Table of printed parts

A 3D printer is a hammer that makes everything look like a nail, but sometimes you have to use Real Men’s Tools™. My father bought a welding machine years ago, but never used it again on the project he got it for. Around that time I had been watching a lot of videos from I Like To Make Stuff including some videos about welding. It looked pretty easy, so I asked my dad if I could borrow his welding machine to make a cabinet.

Since we live quite close to the German border, and Hanna is originally from Germany, we get groceries from Germany about once a month. This only gives the problem that we have 2 different deposit crates. In the beginning they were just stacked on top of each other, but besides it being annoying to have to lift one of the crates, it also caused problems if we had a lot of returnable bottles. The solution: The Crate Cabinet!

Crate Cabinet progress

Since everything had right angles, this was the ideal welding project for a beginner. This whole cabinet took me almost all weekend, which was not so bad for how long I spent learning how to use the welder. The weld edges may not be perfect, but you have paint and a grinder for that.

Crate cabinet with 2 deposit crates

As finishing touches I still used my printer. Not only were the edges of the legs too rough for wood (and one of the legs a little too short), but I also printed a few clips that hold the wooden top, and the flags for which bottles go in which crate.


Around April 1, Zack Freedman released his Gridfinity Modular Storage System, and I’ve been spoken to on the bandwagon right away.

Gridfinity tray

Not only did I completely Gridfinitied my desk drawer, I also made a Gridfinity drawer.

Gridfinity tray, but different

Electronics projects

Before I start on my real projects, I want to show you my Frame of Shame.

Frame of Shame

This thing took days to print, way too much filament, and sat on top of my closet for months because I just didn’t want to throw it away. The goal was to make a MagicMirror with an old display. The problem was that the screen was way too heavy to hang on the wall with that stupid frame on it. I also ordered mirror foil, but not only was it more “mirror-inspired” than really reflective, it was also almost as tedious to stick on neatly as Satan’s kitchen utensils, plastic wrap. This project cost way too much time and money, and I’m glad I threw the project in the bin. Instead, I made a smaller version with cell phones, and without that hateful foil.

Hanna's Magic Mirror

This version is by Hanna, and it looks a bit different now, but this photo only shows data from me, which has long since expired. On the screen that is off in the photo, there is normally a todo list.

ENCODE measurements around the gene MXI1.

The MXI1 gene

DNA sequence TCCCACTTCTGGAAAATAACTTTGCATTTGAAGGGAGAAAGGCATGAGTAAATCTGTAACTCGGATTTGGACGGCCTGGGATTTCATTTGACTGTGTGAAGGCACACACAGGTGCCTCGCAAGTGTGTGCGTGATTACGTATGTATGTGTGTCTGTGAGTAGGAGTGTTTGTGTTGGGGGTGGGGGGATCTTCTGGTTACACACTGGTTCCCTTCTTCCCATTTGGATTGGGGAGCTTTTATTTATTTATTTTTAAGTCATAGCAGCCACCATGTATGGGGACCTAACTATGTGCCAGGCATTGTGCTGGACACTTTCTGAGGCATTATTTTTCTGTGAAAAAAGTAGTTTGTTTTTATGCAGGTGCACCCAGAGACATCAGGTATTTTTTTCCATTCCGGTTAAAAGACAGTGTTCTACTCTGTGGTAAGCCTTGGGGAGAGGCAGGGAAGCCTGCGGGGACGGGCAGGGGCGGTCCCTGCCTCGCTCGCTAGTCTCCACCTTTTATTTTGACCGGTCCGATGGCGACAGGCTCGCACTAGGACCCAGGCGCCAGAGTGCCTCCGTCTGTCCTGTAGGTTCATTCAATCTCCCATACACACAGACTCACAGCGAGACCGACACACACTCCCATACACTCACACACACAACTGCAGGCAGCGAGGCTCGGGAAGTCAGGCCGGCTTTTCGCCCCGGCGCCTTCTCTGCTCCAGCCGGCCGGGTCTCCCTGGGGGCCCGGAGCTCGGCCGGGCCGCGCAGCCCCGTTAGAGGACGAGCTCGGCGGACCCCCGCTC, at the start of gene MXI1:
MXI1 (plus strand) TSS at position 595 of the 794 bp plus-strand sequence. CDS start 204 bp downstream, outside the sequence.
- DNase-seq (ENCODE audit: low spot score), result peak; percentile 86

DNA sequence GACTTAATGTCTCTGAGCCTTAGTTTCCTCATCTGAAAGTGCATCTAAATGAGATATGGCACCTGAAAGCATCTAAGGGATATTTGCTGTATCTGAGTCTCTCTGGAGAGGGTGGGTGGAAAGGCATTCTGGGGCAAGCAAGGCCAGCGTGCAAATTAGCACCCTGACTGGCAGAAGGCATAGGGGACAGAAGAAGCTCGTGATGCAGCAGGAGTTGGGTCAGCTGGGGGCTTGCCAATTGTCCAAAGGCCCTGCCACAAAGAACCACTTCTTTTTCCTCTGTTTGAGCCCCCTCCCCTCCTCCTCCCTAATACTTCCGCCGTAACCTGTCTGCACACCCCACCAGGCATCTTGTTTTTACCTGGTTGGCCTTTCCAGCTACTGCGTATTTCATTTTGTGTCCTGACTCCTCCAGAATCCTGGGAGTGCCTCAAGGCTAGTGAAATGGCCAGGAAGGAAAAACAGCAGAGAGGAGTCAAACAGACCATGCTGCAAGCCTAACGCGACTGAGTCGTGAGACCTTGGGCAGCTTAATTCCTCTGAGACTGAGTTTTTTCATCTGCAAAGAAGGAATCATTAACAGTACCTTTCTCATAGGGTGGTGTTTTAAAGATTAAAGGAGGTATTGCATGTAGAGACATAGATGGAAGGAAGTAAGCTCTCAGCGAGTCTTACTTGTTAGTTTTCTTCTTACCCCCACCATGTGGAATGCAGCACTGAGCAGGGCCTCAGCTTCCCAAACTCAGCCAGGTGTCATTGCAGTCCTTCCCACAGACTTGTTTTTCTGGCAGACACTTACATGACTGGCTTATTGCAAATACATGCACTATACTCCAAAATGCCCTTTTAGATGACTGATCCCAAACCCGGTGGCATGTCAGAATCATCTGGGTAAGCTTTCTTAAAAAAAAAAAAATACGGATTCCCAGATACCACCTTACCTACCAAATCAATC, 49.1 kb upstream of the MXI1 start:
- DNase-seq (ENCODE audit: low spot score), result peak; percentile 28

Baby's first Arduino Project

Ah, Arduino, every maker has done something with an Arduino at some point. In my case it was something left a light on and then never again. In the meantime I have made 3 keyboards with RP2040-based microcontrollers, and I know a lot more about what to google. One of the reasons I’ve never seen a use for working with an arduino is the size. If I have the space for a computer brain the size of a Raspberry Pi, I’m much more inclined to throw in a Raspberry Pi, and enjoy writing my code with Node.js. I think I’ll be dusting off my Arduinos in the future, as they are much easier to prototype on a breadboard than the smaller microcontrollers that you then have to solder headers to.


Since this post is already getting too long, I have to skip a lot of stuff for now. I do want to tell you one important thing. Never let yourself be told that you are not creative or handy enough to make something. Not by others, but certainly not by yourself. I’ve used my printer a lot as a handhold to make things, without being handy. I was good with technology, was what I told myself. But as I started doing more and more things, learning more and more things by watching videos about it, my confidence grew over the year and I dared to take on more and more challenging projects. At the beginning of this year I was already excited to make a wooden box for a game of my brothers-in-law, but now I think I can make a better coffee table than the one I grew up with all my childhood. It’s going to be better anyway, because it’s going to have RGB LEDs. Everything is better with RGB LEDs.

Finally, I want to give you some links to channels that have helped me a lot to try things out: